Today businesses need to worry about more than just the 2.4ghz and 5ghz frequencies, though. 5G radio transmitters are now being used in the corporate environment to quickly transmit large amounts of data across a longer distance. 5G is a complicated spectrum, though. Even in the world of cell phones, 5G comes in various frequencies and speeds.

5G in the form of wireless networking typically comes in the form of a millimeter wave. Otherwise, this specific type of 5G fluctuates extremely fast. It can transfer almost a gigabyte of data per second, coming close to standard wired networking speeds.

Higher frequencies like millimeter-wave 5G have drawbacks, though. Because of how quickly it moves, millimeter-wave 5G can be blocked by just about any physical object. In fact, operators like Verizon, who use millimeter wave 5G in some parts of their network, must contend with something as casual as raindrops. High-frequency radio waves are so sensitive that they can be blocked by something as small as rain.

On the other hand, low-frequency radio waves can penetrate mass much more quickly. This is why things like CB radios and 3G networks can easily be used inside department buildings or amusement parks. The drawback to low-frequency radio waves is that they cannot carry much data. In addition, low-frequency radio waves are much slower.

What is a Wireless Network Signal Amplitude?

Understanding amplitude for radio frequencies is easy. Amplitude is the height of the radio signal that it reaches while attenuating (bouncing up and down in its sine wave). Thus, amplitude is often referred to as the power of a radio signal, too.

The more amplitude a radio signal starts with, the farther it can travel. Likewise, the more amplitude a radio signal has, the more it can penetrate other objects.

What is RF Phase?

Any radio frequencies traveling through the air together simultaneously with the same frequency share a relationship. That relationship is called phase.

Before we go any further, you need to understand that radio waves form a circle when they make one complete pass through its sine wave. Of course, that circle may not be connected, so it's easier to think of it as two halves of a circle joined at the wrong place. Nonetheless, the full path a radio frequency travels forms the shape of a circle.

Because of this, the relationship between two signals is measured in degrees, much like a circle. Therefore, if both radio frequencies have the same degree measurement, then they are in phase.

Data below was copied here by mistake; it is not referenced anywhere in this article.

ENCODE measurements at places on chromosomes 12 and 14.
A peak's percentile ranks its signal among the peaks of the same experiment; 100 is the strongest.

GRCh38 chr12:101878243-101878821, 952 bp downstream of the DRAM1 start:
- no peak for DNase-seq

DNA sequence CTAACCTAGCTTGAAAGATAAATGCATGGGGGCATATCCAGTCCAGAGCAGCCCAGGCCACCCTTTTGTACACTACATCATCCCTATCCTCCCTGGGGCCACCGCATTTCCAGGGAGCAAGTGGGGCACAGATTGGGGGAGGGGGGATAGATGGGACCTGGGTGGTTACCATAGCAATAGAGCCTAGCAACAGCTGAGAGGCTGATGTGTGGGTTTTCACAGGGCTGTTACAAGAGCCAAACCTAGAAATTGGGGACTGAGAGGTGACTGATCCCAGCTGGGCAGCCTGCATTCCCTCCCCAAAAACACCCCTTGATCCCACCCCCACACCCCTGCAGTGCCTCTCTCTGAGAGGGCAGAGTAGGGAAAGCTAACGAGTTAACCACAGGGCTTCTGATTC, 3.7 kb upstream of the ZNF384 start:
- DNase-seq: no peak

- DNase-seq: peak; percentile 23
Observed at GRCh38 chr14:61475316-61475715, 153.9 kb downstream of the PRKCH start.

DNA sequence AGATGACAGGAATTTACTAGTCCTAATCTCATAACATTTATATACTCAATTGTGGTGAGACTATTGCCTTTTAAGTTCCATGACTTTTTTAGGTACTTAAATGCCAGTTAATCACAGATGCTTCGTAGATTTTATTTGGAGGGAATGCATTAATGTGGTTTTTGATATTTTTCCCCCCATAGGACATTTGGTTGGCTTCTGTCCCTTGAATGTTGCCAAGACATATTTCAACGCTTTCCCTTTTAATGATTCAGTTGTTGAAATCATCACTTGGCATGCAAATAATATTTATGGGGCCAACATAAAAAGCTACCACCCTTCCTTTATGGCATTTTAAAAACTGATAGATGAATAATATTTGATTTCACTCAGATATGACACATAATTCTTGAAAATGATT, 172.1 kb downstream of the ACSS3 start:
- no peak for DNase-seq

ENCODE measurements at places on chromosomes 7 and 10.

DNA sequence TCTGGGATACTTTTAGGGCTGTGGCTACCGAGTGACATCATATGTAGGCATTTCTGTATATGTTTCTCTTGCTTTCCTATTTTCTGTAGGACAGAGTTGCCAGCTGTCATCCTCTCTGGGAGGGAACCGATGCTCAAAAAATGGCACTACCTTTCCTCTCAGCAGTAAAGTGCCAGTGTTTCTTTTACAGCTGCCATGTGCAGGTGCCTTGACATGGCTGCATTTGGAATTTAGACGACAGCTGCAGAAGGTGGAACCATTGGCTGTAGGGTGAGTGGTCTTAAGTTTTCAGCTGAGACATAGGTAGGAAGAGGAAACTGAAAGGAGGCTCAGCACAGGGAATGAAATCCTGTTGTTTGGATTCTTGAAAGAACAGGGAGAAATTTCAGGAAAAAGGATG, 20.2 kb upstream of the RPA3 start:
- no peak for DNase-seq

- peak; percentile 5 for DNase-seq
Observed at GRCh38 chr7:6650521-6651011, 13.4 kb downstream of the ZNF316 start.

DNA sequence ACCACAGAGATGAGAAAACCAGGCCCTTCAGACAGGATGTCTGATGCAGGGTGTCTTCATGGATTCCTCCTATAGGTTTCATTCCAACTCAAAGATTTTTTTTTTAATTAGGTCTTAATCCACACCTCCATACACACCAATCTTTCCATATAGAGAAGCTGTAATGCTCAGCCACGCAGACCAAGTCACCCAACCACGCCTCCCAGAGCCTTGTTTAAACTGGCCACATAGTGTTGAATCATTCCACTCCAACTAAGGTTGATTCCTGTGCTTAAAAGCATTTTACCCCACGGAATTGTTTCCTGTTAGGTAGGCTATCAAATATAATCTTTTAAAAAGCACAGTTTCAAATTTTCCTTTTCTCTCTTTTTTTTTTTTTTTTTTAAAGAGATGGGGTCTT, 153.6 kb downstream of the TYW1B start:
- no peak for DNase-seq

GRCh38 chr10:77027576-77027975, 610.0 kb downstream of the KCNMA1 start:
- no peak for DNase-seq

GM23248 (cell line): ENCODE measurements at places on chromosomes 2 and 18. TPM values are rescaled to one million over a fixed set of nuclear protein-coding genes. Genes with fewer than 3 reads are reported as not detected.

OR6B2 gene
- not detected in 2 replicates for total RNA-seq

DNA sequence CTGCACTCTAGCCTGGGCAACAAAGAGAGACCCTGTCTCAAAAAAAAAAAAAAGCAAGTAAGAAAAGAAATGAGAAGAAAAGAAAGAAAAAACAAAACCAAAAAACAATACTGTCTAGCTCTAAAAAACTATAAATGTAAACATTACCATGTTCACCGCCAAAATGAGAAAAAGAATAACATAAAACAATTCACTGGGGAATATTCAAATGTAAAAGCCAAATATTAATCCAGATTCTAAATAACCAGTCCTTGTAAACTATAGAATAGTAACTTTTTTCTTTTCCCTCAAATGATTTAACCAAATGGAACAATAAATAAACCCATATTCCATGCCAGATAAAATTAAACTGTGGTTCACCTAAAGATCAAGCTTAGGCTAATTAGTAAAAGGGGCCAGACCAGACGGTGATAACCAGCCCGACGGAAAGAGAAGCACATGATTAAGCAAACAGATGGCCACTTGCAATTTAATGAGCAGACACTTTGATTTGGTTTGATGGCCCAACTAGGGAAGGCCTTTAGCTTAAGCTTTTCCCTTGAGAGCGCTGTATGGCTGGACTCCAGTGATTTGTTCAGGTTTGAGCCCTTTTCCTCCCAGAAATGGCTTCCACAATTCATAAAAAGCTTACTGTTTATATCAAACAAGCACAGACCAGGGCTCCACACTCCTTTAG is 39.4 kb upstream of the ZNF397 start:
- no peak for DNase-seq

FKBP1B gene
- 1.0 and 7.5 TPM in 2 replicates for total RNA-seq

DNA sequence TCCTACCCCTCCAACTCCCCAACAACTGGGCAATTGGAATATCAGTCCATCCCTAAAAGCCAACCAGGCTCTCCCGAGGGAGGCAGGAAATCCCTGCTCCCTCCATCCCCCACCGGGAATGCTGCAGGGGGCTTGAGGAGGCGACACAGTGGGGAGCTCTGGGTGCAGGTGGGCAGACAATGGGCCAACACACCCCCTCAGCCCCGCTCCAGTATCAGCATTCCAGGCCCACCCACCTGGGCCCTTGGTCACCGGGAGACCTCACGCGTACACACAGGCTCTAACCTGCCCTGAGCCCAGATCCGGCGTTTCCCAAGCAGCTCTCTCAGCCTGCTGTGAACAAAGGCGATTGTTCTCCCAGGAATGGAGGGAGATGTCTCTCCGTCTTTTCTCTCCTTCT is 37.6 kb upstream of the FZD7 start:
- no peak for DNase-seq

Signals that are in phase boost each other. Think of this like a choir. When all choir members sing together, their voices and music sound louder.

On the other hand, if two signals are 180 degrees out of phase, they cancel each other out. When frequencies cancel each other out, one signal travels up its amplitude while the other travels down. They are colliding. Think of this as a noisy coffee house. It is much harder to hear the conversation you are having with another person over everyone else talking as opposed to you and someone else speaking in a quiet room.

If two signals are 90 degrees out of phase, they are only a quarter off from each other. Any signals that are out of phase will impact each other negatively. Newer RF technologies account for phase properties to better control radio frequencies as needed.

Wrapping Up

We covered a lot of information in this video! So, let's recap what we talked about. RF signals have multiple characteristics. For IT administrators, though, there are three characteristics that we need to pay attention to:

  • Frequency

  • Amplitude

  • Phase

Frequency is the number of cycles a radio wave completes in one second. For example, wireless network signals typically operate at 2.4ghz or 5ghz. Amplitude is how strong those radio frequencies are. Finally, phase is the relation that multiple radio signals have that share the same space and frequency.

We discussed attenuation, too, but attenuation goes hand in hand with amplitude. Thus, the more attenuation a radio frequency experiences, the more amplitude, or power, it loses.

These three characteristics of RF signals can severely impact the performance of a wireless network and need to be accounted for.